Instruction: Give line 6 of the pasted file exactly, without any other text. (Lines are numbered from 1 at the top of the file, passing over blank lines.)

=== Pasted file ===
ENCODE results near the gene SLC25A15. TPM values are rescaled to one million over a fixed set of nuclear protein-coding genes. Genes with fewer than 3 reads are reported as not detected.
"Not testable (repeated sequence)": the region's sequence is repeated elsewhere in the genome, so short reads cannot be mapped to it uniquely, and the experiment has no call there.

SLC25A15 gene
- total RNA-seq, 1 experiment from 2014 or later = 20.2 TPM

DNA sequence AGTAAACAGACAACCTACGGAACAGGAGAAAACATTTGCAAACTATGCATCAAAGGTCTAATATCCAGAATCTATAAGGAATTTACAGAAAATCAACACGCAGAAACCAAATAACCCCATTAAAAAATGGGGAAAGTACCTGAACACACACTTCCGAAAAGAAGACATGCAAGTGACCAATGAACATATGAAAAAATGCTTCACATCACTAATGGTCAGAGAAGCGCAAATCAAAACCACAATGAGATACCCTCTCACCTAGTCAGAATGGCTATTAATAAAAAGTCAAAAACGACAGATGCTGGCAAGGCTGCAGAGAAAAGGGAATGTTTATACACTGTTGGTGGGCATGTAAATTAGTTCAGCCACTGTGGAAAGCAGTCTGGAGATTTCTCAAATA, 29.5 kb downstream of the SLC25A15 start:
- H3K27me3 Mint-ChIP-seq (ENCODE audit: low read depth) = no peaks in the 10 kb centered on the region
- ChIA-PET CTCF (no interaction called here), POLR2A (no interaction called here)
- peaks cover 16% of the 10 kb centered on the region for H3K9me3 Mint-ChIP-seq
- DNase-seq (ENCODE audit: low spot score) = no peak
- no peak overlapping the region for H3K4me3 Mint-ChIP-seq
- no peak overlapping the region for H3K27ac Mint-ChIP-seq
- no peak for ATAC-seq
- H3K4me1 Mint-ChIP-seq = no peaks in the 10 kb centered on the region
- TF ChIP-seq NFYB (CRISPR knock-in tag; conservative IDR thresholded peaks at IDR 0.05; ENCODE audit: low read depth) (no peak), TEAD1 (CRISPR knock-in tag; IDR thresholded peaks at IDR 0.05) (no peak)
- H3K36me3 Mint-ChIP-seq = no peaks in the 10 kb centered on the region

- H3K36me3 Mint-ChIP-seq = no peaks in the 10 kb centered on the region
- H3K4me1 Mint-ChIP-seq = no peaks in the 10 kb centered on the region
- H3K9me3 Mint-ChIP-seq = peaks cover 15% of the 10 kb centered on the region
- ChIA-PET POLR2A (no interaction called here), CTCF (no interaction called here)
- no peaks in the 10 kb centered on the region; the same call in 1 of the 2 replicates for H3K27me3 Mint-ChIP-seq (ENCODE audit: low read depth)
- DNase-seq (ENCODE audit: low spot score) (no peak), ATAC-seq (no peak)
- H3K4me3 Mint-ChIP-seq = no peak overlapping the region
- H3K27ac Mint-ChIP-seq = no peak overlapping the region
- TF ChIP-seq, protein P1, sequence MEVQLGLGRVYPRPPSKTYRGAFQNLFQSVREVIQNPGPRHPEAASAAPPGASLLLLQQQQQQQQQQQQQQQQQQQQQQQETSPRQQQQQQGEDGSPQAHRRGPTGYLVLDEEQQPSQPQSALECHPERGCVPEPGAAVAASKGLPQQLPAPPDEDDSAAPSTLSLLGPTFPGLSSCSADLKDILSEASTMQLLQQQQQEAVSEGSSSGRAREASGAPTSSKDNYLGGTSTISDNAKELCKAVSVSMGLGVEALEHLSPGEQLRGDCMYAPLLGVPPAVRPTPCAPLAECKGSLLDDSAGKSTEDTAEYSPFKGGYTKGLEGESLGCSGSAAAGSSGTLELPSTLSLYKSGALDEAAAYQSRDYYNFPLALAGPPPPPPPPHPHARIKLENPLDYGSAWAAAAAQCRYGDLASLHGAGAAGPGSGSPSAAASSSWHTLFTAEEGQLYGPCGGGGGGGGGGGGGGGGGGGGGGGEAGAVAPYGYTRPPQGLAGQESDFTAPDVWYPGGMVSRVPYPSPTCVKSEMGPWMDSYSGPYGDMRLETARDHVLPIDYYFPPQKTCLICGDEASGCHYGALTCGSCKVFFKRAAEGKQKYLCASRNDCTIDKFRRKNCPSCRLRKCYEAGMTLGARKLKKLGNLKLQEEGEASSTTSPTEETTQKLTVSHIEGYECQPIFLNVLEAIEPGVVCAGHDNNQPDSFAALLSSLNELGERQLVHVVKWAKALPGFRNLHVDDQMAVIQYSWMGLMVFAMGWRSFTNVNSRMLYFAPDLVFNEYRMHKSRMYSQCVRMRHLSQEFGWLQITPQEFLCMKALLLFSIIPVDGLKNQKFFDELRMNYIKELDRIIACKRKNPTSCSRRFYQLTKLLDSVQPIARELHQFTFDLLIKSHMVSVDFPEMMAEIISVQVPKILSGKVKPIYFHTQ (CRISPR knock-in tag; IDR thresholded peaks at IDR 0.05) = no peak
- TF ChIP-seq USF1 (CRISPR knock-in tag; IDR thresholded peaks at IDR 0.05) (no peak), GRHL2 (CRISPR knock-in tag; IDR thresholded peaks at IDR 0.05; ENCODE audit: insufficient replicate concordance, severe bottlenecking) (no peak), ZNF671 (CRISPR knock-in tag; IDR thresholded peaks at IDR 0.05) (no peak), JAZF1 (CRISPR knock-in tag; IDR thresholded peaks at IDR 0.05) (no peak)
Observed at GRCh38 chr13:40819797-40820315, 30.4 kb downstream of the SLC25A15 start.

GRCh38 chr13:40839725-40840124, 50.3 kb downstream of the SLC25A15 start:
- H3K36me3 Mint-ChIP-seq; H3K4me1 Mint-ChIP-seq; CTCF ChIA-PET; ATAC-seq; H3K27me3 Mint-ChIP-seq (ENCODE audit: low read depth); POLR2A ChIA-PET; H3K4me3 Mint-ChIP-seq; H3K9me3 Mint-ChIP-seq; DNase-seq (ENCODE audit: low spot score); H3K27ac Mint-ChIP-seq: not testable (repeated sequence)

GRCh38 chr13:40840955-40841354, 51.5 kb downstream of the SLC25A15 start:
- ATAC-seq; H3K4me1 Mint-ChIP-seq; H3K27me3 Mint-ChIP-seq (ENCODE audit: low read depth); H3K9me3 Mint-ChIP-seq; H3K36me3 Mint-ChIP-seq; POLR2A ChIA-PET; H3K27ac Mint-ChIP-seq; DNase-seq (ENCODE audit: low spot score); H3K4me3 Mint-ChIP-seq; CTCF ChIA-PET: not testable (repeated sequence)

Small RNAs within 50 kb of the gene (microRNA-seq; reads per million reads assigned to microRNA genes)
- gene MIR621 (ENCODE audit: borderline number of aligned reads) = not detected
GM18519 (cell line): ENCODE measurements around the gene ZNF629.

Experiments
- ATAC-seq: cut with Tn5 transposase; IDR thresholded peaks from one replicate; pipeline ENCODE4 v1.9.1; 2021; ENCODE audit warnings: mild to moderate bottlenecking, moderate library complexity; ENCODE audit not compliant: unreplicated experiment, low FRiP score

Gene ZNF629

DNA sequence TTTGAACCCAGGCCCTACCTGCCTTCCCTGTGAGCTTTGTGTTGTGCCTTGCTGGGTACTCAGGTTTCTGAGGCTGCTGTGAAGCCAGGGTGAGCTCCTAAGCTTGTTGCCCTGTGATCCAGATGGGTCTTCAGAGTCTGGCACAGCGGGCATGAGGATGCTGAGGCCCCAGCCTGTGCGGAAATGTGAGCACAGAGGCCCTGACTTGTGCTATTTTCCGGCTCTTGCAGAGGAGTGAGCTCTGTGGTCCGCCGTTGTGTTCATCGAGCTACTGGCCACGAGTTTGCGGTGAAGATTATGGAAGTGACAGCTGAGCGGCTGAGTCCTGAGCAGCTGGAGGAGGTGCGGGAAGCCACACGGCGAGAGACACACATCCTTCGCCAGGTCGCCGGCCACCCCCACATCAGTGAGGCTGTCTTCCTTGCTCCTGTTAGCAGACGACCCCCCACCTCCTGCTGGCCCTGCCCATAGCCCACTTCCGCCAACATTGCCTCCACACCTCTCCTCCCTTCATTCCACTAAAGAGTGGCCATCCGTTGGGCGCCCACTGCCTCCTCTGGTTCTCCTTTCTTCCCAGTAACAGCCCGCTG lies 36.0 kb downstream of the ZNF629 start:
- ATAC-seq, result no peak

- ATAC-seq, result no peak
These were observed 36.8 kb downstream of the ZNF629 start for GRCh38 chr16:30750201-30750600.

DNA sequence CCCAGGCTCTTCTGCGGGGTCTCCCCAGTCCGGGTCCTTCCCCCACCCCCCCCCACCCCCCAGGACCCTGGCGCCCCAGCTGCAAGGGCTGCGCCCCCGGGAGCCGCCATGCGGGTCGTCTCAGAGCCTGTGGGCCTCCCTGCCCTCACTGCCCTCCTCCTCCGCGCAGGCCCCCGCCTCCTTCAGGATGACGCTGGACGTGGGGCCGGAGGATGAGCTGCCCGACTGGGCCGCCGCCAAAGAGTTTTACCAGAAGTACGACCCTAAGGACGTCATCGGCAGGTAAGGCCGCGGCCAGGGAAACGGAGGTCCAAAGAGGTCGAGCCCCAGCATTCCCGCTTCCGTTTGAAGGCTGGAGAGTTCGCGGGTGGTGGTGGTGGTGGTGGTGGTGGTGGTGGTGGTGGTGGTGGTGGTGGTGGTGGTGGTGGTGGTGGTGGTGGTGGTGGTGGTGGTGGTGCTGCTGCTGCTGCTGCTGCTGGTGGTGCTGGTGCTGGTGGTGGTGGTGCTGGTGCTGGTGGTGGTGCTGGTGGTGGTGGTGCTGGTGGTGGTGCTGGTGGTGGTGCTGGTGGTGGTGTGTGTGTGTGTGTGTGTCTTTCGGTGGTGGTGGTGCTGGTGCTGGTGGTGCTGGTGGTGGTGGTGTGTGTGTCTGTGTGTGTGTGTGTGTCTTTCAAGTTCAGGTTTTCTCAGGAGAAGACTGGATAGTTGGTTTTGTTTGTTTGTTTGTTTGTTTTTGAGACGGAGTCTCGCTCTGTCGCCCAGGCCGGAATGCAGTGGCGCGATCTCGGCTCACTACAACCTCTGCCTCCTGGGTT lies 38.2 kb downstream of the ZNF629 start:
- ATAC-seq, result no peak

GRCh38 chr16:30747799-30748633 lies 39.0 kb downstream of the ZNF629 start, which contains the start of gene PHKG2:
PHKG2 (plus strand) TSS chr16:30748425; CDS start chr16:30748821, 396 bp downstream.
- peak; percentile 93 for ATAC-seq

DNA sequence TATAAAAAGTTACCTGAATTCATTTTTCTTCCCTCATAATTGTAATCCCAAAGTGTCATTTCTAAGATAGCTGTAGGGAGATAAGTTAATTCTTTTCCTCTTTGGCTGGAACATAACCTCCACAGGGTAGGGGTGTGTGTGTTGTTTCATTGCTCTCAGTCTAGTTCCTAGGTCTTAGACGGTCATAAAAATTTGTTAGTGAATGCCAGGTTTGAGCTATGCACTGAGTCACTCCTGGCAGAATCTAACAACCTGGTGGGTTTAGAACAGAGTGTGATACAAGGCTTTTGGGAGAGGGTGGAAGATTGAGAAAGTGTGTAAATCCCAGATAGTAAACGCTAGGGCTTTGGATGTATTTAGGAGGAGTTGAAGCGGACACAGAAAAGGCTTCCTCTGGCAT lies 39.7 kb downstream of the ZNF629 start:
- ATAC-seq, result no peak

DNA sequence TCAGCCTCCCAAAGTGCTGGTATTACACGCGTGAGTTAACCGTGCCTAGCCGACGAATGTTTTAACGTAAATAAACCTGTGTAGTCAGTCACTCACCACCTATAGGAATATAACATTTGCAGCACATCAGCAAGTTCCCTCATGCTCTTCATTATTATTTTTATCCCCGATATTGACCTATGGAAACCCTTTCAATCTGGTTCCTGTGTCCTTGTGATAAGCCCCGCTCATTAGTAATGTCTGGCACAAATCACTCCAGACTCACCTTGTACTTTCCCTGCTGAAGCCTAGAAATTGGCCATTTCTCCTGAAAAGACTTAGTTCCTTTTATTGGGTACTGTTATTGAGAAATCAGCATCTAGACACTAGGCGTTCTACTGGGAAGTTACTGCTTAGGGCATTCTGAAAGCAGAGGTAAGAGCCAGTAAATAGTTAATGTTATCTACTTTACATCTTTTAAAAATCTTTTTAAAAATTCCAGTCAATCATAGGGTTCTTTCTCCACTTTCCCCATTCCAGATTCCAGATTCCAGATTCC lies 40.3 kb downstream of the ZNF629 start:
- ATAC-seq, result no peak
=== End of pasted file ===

- H3K27me3 Mint-ChIP-seq (ENCODE audit: low read depth) = no peaks in the 10 kb centered on the region